Take a leisurely scroll online and you'll find a merry parade of 10th anniversary stories this week, reflecting on the uniquely American success story that is the iPhone. But is the story unique? Is it really American? What kind of success are we talking about?
A simple and powerful mythology has gathered around the iPhone over the years, with Apple's prime mover Steve Jobs heralded as the iPhone's visionary inventor. Jobs, so the story goes, was the design savant and tech messiah who conjured up this mystical device that will guide us through the new millennium.
But we would do well to question this received wisdom, says Brian Merchant, author of a new book The One Device: The Secret History of the iPhone. Merchant, a reporter and editor at the science and technology website Motherboard, digs deep into the history of the iPhone's development, which is often very different from the popular narrative that has established itself.
Merchant said he's been tracking this week's 10th anniversary coverage with great interest.
“One of the things I was trying to do with the book is dismantle the lone inventor myth, the idea that Steve Jobs invented the iPhone,” he said. “That's just a shorthand mythology that Apple has used, and it's effective as a marketing tool.”
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While Jobs certainly made important contributions to the development of the device, Merchant said, the reality is that the iPhone is an immensely complex piece of technology, brought about by scores of people within Apple — and hundreds of people outside the company.
“These were technologies that had been maturing for decades,” Merchant said. “Apple did not do the most amount of work on these technologies, but they did a really good job presenting them.”
As an example, Merchant cites the core iPhone feature of touchscreen technology. Touchscreen devices were already in use well before the advent of the iPhone, ATMs being a ubiquitous example. Apple's application of the technology — its famed “multi-touch” functionality of pinching and swiping — was hawked as visionary development for consumer devices.
But according to Merchant's research, that technology was not developed inside Apple. It was purchased.
“In the 1990s, this guy who has severe tendinitis, Wayne Westerman, developed this product to help people relieve hand strain,” Merchant said. “That technology — and there were several versions of it — was called FingerWorks. Somebody at Apple brought it in, because they had repetitive strain injury.”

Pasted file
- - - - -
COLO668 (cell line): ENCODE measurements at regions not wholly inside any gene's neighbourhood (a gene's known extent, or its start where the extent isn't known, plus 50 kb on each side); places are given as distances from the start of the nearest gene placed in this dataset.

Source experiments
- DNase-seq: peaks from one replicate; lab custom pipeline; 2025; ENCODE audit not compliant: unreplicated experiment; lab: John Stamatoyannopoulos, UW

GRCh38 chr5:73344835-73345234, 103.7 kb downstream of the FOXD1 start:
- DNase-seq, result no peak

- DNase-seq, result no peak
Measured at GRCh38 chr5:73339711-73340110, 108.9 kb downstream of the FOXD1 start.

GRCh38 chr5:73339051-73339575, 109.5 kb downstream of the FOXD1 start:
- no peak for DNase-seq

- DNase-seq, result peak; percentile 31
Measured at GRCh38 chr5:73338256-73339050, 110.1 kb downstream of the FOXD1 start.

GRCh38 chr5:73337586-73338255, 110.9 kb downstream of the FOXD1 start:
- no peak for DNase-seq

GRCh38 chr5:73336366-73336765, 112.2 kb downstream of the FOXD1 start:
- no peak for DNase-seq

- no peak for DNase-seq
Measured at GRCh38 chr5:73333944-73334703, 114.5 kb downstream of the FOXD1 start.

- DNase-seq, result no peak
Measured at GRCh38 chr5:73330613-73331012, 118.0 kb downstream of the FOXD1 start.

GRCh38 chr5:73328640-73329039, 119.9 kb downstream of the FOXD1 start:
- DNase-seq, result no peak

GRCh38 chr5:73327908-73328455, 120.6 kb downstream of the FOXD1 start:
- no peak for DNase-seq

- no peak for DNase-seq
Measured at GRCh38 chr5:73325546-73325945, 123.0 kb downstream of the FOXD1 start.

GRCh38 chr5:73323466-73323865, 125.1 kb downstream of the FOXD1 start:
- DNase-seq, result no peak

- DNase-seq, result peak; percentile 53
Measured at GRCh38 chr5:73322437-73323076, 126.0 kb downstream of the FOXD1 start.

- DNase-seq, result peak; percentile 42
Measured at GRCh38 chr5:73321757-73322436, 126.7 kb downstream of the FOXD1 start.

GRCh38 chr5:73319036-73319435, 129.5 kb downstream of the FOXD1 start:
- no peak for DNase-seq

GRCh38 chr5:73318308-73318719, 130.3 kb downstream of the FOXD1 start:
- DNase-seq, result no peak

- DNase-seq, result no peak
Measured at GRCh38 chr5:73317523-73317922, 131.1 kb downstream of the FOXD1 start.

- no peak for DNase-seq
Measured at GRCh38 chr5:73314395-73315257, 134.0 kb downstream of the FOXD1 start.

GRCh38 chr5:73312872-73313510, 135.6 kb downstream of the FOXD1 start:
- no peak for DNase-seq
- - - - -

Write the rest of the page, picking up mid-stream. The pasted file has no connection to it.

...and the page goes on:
Developers in Apple's input technology division took notice.
“In 2005, Apple buys Wayne Westerman's technology wholesale, so they can integrate it into the iPhone,” Merchant said. “Two years later, Steve Jobs stands on stage and says, ‘We've got this great technology that Apple invented called multi-touch and we've patented it.’”
Merchant said that while it's true Apple improved the technology, maybe even perfecting it for consumer use, they didn't invent it.
“Out of all the misleading statements in the pantheon, that one takes the cake, because Apple did not in any way, shape, or form invent multi-touch,” he said. “To say so is greatly reductive and misleading.”
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The multi-touch story is just one example of developments that get lost in the mythology of the iPhone, Merchant said. There’s also the little matter of who it is that actually, you know, makes our phones.
“Let's remember the huge supply operations, the hundreds of thousands of laborers in mainland China who put this thing together for us,” Merchant said. “The miners in Indonesia and the Congo and Bolivia that pried the raw materials out of the ground in these very deadly conditions. Let's look a the whole tapestry of human effort that made this thing possible.”
Merchant traveled extensively to research the nuts-n-transistors details of global iPhone production. In one passage of the book, he ditches his chaperones at an iPhone factory in China and takes an unauthorized, self-guided tour of the facilities.
Merchant’s up-close familiarity with the real story of the iPhone has made him particularly sensitive to the all the 10th anniversary coverage.
“I have tried to keep an eye on it,” he said. “I see this trend of repeated stories, that Steve Jobs made the iPhone, and I really hope that the book can serve as a sort of counter-narrative.”
As to the future of the iPhone, and smartphones in general, Merchant said he's not really in the prognostication business. But he did offer some insights.
“My belief is that the evolution is going to continue very slowly,” he said. “We have everyone talking about augmented reality and virtual reality; new features and directions. But the basic foundation of the smart phone hasn't changed that much in ten years. It's just been iterated and beefed up and accelerated.”
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Now that Apple and its competitors have distributed these devices around the world, Merchant believes the iPhone and its imitators will be with us for a good, long while.
“It's become so standardized, so central to how we conduct our daily lives, that it's much harder to radically innovate,” Merchant said. “As a culture, we've decided that we really like this product, this rectangle in our pocket. It's as entrenched as the car, and we haven't had any truly conceptual changes to that design in decades.
“So yeah,” he added, “in the spirit of reckless speculation, maybe the radical idea is that nothing radical is going to happen. We'll actually have this rectangle in our pockets for a lot longer than anyone thinks.”